Tag Archives: repair

How Do You Paint A Tennis Court?

If you ask any professional house painter they will tell you, “In hard times, everyone is a painter.”  But if you have ever hired a professional house painter, you will see that they make the job look much easier and better in much less time than the average home owner.  Hiring a professional tennis court painter, or sport surfacing contractor, is the smartest move you will ever make!

Just because it looks like paint and kind of smells like paint, doesn’t mean you apply it the same way.  Tennis court coatings are heavy-bodied and fortified with specialty sand and aggregate.  So, how do you paint a tennis court?  The only good way to apply these coatings is with a specialized tennis court application squeegee.  Using a paint roller on a hot day, in the full sun, on coatings that hold up to 15 pounds of sand per gallon can make a real mess.  Plus, if you’ve never applied coatings with a squeegee, you are in for a not-so-good surprise.  Especially, if you are attempting to paint a two-color court.  Experienced tennis court resurfacing contractors may paint anywhere from 50 to 400 tennis courts in a season.  They have plenty of practice and have the skills to squeegee two different colors that are only separated by a 2″ line, without going over into the other color area.  Not to mention, multiple coats within the same day.

Over the years, many do-it-yourselfers have attempted to paint their own courts with a variety of results.  The vast majority will never do it again and even needed to hire a professional surfacing company to fix their attempt.  Here is just a short list of reasons why it is cheaper and easier to have an experienced tennis court contractor paint or resurface your tennis, basketball, or sports court:

  • Tennis court contractors buy concentrated coatings in large volumes and have better pricing on materials than DIY.
  • Sport contractors have all of the necessary tools and experience to do the job right and quickly.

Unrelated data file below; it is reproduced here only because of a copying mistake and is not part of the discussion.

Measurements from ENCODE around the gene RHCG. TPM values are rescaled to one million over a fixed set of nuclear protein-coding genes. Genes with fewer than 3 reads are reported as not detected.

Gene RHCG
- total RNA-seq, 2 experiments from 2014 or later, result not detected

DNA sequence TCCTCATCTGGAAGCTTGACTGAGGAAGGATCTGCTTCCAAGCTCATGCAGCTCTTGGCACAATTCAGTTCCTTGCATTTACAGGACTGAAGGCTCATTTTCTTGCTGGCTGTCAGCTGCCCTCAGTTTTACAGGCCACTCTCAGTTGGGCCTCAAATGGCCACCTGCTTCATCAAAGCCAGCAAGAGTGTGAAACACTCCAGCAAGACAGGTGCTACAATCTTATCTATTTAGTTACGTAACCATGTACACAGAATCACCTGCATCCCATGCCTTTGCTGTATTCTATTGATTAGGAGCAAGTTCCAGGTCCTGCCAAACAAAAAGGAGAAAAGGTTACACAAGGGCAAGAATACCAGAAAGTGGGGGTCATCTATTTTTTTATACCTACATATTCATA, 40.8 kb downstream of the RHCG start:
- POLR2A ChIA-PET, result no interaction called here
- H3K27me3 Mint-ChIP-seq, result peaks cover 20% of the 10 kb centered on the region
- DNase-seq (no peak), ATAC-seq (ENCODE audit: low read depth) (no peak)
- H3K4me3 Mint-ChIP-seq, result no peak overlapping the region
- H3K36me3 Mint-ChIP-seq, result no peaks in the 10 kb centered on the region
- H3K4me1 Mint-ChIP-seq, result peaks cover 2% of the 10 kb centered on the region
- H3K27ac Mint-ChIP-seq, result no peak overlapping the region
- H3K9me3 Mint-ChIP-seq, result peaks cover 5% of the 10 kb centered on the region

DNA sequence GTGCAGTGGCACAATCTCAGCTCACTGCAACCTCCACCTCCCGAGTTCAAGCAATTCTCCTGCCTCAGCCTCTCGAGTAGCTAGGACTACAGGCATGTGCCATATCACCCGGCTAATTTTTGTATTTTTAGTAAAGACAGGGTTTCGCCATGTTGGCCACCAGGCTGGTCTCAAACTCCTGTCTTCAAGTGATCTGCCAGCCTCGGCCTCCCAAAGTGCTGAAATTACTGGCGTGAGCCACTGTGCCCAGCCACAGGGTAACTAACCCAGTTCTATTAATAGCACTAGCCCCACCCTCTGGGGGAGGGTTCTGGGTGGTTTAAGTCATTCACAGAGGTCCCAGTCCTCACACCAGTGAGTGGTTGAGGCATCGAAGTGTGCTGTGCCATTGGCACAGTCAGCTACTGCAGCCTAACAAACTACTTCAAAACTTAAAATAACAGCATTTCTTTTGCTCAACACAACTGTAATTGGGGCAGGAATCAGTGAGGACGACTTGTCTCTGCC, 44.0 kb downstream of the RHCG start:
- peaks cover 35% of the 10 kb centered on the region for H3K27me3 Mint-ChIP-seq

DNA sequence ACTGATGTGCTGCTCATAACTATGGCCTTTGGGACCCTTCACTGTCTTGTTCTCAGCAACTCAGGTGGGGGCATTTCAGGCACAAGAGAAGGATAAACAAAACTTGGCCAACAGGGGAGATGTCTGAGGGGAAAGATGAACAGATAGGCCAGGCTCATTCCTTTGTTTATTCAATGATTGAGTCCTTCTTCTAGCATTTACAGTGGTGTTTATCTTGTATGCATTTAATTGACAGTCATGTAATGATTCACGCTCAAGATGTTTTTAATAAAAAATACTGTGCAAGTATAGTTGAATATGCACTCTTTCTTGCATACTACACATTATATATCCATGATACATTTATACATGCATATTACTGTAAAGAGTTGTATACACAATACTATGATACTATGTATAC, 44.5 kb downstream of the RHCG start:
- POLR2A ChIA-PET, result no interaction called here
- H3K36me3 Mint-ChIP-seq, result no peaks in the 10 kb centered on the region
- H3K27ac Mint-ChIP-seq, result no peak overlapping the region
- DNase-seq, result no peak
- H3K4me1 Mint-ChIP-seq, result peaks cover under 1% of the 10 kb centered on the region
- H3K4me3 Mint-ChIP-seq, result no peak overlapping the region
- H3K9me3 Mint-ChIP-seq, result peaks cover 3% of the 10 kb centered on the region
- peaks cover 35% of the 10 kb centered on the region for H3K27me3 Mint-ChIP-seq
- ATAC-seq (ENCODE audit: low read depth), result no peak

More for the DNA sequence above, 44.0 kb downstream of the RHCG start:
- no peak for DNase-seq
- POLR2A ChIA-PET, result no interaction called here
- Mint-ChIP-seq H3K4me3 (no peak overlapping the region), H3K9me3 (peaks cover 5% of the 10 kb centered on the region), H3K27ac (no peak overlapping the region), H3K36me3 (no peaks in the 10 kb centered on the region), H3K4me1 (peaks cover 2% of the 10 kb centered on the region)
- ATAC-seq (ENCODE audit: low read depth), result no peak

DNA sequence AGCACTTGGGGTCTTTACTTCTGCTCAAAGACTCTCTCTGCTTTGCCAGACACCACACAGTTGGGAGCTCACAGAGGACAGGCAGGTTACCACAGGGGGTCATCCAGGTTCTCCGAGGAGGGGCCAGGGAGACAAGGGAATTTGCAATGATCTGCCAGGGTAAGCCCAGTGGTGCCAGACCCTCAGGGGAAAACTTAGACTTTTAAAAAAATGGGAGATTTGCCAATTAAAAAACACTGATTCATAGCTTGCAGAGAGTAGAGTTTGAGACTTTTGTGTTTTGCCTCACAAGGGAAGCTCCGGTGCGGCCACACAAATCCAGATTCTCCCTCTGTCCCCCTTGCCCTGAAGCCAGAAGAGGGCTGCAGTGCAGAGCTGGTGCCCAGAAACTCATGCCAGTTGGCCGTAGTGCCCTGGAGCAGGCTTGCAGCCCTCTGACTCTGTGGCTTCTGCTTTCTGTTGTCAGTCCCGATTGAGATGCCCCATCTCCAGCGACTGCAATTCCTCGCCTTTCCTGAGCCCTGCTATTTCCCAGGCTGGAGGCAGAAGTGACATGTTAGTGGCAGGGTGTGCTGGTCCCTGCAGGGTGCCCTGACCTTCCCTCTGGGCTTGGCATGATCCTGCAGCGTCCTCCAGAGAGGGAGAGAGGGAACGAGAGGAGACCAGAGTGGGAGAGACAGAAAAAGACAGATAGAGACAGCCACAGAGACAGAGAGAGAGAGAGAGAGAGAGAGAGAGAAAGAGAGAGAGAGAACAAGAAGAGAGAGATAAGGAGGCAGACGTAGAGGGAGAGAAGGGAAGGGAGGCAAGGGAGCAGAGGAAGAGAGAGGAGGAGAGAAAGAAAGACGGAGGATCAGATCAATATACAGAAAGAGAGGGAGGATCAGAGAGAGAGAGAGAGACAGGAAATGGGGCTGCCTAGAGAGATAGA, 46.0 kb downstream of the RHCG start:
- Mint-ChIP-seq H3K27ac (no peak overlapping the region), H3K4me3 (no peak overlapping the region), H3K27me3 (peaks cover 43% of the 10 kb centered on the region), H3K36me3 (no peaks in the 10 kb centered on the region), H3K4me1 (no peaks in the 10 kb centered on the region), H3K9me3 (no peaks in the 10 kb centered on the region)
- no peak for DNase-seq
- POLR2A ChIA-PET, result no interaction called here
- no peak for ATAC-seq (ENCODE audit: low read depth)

• Court contractors also have a specialized line taping machine for layout of straight and curved lines, prior to striping.
  • Most sport contractors have a variety of methods and systems for crack repair, including installation of patented membrane repair systems which require factory training.
  • Construction alternatives: If standard acrylic repair materials cannot address the repairs, tennis court construction companies can offer more permanent repair or reconstruction.

If it is time to paint or resurface your tennis, basketball, or pickleball court and you are looking for a qualified sport surfacing contractor, contact us.  We can put you in touch with experienced installers that can provide free estimates on a professional and affordable court repair, resurfacing, or construction project.

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What causes bubbles or blisters on a tennis court surface?

Bubbles and blisters on a tennis court surface, or other coated sport surface, are fairly common.  This is usually a result of improper tennis court construction or malfunction of the drainage system.  When sub-surface water becomes excessive and is not properly drained away from the court, it can breathe through the slab in a vapor form and create hydrostatic pressure under the coatings.  This pressure builds more in weaker surface areas and creates a blister or bubble.

How Do I Get Rid of Bubbles and Blisters on a Tennis Court Surface?

In order to take care of the bubbles and blisters, long term, you will need to do some investigating.  Start by making sure any and all drains around the tennis court are free of debris or anything that would prevent proper flow of drainage water.  You may want to enlist the help of an architect or excavation professional in order to evaluate the current drainage system and see if it was installed properly, or at all.  If the court substrate is concrete, you must ensure the following:

  • Was a vapor barrier installed beneath the court when poured?
  • Are there perimeter drains that can take the water away from the court when it runs off after a rain?
  • Was the concrete allowed to cure for 28 days, prior to coating?
  • Was the concrete surface acid etched to neutralize the alkalinity and balance the PH?
  • Were any curing compounds used on the concrete?
Tennis Court Blisters
Tennis Court Blisters

The American Sports Builders Association (ASBA) maintains construction guidelines for asphalt and concrete tennis court and sport surfaces.  Ensure that the construction of the court meets their guidelines and find out from the tennis court builder if they followed the ASBA recommendations.  This may help you figure out why the blisters are occurring.  If you are still not sure what to do, feel free to fill out the contact form on this page and we can put you in touch with a SportMaster recommended, tennis court builder.  They can perform a free site visit with you and provide feedback and estimates for repair, resurfacing, or re-construction.

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